Template for Social Marketing Case Study by esr15791

VIEWS: 3 PAGES: 4

									                            CHECK, CLEAN, DRY
                       A Social Marketing Case Study


Background
The Government has entrusted the Ministry of Agriculture and Forestry (MAF)
with leading the protection and sustainable development of our biological
resources for all New Zealanders. MAF Biosecurity New Zealand (MAFBNZ) was
formed in 2004 and is committed to a social marketing campaign slowing the
spread of didymo (Didymosphenia geminata) and other aquatic weeds. This is
one of the country’s first examples of this type of approach in the environmental
sustainability field. Didymo is a microscopic alga, first confirmed in the country in
2004, that can devastate fresh waterways. The campaign uses the call to action
‘Check, Clean, Dry’.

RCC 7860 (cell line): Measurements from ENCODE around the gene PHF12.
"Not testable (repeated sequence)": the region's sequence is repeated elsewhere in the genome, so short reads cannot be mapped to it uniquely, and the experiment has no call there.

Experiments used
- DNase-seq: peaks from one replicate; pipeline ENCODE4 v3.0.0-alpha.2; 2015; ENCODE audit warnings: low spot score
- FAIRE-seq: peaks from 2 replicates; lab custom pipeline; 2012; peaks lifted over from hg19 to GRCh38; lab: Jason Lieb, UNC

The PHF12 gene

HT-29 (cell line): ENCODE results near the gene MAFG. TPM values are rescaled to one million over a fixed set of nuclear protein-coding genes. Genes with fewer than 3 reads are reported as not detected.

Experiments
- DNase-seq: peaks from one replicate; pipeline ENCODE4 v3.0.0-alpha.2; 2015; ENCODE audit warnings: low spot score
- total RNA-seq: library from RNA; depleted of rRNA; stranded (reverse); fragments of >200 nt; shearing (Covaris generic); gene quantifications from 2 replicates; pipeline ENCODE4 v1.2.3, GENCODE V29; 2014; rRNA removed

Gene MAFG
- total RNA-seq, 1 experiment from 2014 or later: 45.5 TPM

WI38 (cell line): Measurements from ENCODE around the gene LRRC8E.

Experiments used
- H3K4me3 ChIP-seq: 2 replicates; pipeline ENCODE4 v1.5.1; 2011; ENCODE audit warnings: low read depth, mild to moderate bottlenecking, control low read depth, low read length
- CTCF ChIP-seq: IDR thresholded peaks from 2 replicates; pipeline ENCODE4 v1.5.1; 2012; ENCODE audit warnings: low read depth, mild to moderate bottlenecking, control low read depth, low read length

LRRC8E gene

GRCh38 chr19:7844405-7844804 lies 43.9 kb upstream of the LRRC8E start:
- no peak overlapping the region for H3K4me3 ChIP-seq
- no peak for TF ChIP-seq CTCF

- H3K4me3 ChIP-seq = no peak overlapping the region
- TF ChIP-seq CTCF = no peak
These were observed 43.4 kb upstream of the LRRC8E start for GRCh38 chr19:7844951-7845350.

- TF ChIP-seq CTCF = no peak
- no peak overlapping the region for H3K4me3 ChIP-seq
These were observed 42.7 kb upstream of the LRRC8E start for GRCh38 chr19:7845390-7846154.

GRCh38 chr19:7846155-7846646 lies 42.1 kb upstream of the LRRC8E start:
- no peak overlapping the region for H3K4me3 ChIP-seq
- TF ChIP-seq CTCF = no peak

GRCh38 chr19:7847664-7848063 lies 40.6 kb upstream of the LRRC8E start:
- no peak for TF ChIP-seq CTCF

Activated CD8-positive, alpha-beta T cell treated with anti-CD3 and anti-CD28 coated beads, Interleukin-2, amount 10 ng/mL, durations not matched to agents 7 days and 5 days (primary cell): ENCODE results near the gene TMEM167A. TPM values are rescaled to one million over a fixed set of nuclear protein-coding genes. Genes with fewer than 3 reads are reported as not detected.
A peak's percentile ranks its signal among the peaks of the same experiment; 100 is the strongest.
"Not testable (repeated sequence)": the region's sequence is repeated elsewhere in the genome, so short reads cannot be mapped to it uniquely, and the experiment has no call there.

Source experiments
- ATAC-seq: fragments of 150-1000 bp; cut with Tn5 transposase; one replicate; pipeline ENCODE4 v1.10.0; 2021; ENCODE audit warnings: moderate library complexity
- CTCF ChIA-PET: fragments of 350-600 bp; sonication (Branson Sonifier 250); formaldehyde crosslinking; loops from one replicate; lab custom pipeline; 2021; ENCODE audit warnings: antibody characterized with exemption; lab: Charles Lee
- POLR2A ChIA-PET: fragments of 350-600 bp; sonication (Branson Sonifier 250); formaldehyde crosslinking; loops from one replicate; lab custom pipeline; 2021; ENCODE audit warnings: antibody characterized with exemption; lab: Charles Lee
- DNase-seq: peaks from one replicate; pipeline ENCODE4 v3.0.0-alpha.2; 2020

Duration of the project
The campaign, now in its fourth year, focuses on getting waterways users to
always Check, Clean and Dry equipment and clothing when travelling between
waterways.


Formative research
Evidence suggests that human activities are most likely responsible for the spread
of didymo both globally and regionally. The New Zealand campaign focus,
underpinned by collaboration between national and regional agencies, is to get
freshwater users to take personal responsibility for reducing the risk of spread.
The key behaviour message for this voluntary compliance is ‘Check, Clean and
Dry’.

Benchmark research was carried out in 2006. High risk users of fresh waterways
were identified, and formative research, seeking to understand motivators and
barriers, led to understanding around the three distinct mindsets of waterway
users;
     role and importance of natural environment
     attitude toward personal role and contribution
     where they live.

Segment positioning was used to identify common needs across market
segments, as well as to place each of the high risk segments within a Stages of
Change model, and to summarise benefits and costs for each.

Market segmentation – high risk audiences: